Voltaire satirizes a number of things (Religion, Government, Stealing, etc...) in his novel Candide. Two of the things he is satirizing that we seem to have overlooked are innocence and ignorance. Why is Candide so steadfastly ready to believe that "everything is for the best"? It is because "little Candide listened to his (Pangloss's) instructions with all the simplicity natural to his age..." So Pangloss has been teaching Candide his philosophy for years, so this "everything is for the best" belief is ingrained in Candide's mind.
When Candide is kicked out of the kingdom, he is innocent and ignorant to the ways of the world. He doesn't even know of the things that are going on in the world. For example, Candide does not know whether or not the Pope is an antichrist. Another example of Candide's ignorance is when he allows the skipper from Surinam to continue raising the price of his transportation to Venice. It's obvious the man is swindling him, but Candide does not catch on because he has not been exposed to this kind of behavior until now.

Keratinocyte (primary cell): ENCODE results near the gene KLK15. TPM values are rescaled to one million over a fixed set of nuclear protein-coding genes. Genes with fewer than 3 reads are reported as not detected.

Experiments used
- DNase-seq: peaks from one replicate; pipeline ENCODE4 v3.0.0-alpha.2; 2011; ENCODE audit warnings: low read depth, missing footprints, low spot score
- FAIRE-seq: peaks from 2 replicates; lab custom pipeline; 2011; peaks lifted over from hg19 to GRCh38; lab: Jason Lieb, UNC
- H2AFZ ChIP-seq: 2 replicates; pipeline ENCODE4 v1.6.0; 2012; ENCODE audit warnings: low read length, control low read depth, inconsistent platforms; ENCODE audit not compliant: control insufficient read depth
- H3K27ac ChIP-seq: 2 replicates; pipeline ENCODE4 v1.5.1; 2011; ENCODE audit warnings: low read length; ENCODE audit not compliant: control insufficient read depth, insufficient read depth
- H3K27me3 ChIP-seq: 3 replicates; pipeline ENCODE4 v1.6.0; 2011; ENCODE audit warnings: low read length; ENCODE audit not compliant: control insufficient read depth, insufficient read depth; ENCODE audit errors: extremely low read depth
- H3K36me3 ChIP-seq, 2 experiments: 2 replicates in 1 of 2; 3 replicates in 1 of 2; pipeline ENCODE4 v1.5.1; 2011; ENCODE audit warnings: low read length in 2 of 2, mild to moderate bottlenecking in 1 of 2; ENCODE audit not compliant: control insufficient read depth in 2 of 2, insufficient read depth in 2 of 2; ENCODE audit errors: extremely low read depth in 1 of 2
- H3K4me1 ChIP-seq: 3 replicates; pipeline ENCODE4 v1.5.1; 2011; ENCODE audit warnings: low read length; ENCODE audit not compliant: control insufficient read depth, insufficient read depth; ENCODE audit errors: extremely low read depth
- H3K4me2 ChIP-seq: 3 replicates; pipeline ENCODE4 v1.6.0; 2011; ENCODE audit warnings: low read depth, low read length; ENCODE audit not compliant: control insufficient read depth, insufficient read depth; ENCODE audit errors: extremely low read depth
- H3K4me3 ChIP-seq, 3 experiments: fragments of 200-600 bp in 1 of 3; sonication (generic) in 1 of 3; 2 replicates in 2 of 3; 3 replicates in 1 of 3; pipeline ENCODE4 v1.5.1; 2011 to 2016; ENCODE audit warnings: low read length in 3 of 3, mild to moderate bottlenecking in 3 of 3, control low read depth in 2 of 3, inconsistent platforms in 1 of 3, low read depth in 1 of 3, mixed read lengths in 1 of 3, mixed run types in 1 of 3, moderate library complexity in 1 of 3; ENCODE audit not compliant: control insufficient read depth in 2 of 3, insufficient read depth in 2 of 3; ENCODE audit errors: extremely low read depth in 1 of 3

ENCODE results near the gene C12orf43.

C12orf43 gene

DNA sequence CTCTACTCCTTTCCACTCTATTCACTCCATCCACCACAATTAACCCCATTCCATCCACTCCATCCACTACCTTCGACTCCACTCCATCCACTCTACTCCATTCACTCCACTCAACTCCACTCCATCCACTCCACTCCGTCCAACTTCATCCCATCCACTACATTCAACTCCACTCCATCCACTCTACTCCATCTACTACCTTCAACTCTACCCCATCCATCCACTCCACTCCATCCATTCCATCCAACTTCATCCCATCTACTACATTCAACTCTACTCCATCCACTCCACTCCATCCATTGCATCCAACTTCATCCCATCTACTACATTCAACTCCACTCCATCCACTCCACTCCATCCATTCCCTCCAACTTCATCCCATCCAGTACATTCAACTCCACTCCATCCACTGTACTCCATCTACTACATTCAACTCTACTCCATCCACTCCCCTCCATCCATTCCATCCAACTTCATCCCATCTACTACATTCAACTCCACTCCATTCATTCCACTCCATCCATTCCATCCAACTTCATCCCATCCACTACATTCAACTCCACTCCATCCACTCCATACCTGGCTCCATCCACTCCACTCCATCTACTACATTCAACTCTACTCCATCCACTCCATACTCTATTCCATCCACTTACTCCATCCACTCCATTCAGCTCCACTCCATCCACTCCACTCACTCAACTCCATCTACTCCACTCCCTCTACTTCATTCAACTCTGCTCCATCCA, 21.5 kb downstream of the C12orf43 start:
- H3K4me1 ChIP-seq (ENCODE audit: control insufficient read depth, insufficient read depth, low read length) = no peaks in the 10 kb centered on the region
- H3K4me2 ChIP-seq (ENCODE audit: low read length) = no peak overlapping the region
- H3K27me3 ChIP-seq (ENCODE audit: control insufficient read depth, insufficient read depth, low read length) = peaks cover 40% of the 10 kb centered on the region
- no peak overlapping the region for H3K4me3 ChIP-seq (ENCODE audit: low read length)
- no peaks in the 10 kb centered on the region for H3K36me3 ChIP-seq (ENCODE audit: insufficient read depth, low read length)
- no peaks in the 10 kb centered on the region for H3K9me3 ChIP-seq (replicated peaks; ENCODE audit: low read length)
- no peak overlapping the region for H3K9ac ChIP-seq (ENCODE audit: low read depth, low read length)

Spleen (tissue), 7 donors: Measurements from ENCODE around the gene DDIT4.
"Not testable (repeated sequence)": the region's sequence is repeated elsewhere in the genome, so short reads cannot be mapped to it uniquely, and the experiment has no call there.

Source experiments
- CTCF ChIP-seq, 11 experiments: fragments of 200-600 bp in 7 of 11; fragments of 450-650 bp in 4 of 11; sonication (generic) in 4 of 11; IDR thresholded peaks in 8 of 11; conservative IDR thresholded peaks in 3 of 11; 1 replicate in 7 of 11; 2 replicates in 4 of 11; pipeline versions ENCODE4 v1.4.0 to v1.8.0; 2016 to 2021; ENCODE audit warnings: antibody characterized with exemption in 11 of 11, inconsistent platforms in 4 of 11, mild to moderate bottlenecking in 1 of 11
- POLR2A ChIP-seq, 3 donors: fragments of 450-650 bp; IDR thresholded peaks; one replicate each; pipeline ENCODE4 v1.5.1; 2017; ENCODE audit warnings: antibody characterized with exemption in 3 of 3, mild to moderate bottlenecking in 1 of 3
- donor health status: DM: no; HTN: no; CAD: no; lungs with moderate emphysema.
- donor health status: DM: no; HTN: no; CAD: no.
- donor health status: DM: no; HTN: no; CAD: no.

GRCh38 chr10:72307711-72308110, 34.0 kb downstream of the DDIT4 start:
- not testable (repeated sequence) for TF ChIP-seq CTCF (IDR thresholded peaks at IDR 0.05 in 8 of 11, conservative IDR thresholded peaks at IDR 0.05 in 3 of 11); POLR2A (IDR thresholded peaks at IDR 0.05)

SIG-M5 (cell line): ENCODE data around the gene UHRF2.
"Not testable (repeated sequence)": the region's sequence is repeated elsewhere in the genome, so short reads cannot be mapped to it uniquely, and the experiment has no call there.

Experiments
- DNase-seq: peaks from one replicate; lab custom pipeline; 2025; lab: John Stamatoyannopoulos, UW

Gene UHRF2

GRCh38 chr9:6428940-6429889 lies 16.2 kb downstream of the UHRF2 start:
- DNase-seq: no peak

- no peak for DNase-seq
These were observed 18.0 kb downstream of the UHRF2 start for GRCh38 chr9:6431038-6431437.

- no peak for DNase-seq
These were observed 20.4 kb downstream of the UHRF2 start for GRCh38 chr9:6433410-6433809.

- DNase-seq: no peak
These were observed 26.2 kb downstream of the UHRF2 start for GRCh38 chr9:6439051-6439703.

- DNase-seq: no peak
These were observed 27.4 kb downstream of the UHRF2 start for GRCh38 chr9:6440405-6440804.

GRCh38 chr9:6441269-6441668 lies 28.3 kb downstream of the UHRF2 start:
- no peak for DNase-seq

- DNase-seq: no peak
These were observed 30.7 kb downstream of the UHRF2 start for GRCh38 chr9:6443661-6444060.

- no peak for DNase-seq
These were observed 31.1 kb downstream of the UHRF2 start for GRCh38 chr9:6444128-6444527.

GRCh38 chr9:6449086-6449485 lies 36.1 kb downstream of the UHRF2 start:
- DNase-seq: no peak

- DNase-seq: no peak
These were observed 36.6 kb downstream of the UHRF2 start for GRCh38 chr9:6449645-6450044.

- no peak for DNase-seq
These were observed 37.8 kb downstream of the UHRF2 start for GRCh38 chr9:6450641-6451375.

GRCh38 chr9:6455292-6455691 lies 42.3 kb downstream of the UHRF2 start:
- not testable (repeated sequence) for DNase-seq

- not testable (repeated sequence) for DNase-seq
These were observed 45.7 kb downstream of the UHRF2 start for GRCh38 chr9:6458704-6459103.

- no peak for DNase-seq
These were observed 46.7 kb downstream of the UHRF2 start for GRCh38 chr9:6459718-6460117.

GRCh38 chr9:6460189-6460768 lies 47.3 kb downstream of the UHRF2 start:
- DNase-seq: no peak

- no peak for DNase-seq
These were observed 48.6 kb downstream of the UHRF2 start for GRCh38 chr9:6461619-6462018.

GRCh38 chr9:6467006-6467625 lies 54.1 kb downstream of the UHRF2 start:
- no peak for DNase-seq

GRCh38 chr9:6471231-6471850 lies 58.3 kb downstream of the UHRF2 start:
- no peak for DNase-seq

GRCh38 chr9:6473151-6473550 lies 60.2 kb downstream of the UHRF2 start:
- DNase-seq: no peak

Throughout the novel Candide keeps a companion with him because without a companion he would be dead because of his ignorance. His companions get him out of many bad situations. A few examples include: the situation with the Oriellons, the situation with Miss Cunegund 's Brother, the situation with the officer, and the situation with the inquisitor. Without his companions' timely advice and wits he would have been eaten, killed, or in a dungeon. Candide's companions are able to get him out of these situations because they are not innocent or ignorant to the secular ways of mankind.
Voltaire cleverly disguises this satire throughout this novel. Voltaire wants people to get out of their comfort zone and travel places to learn new things because in reality everything is not for the best.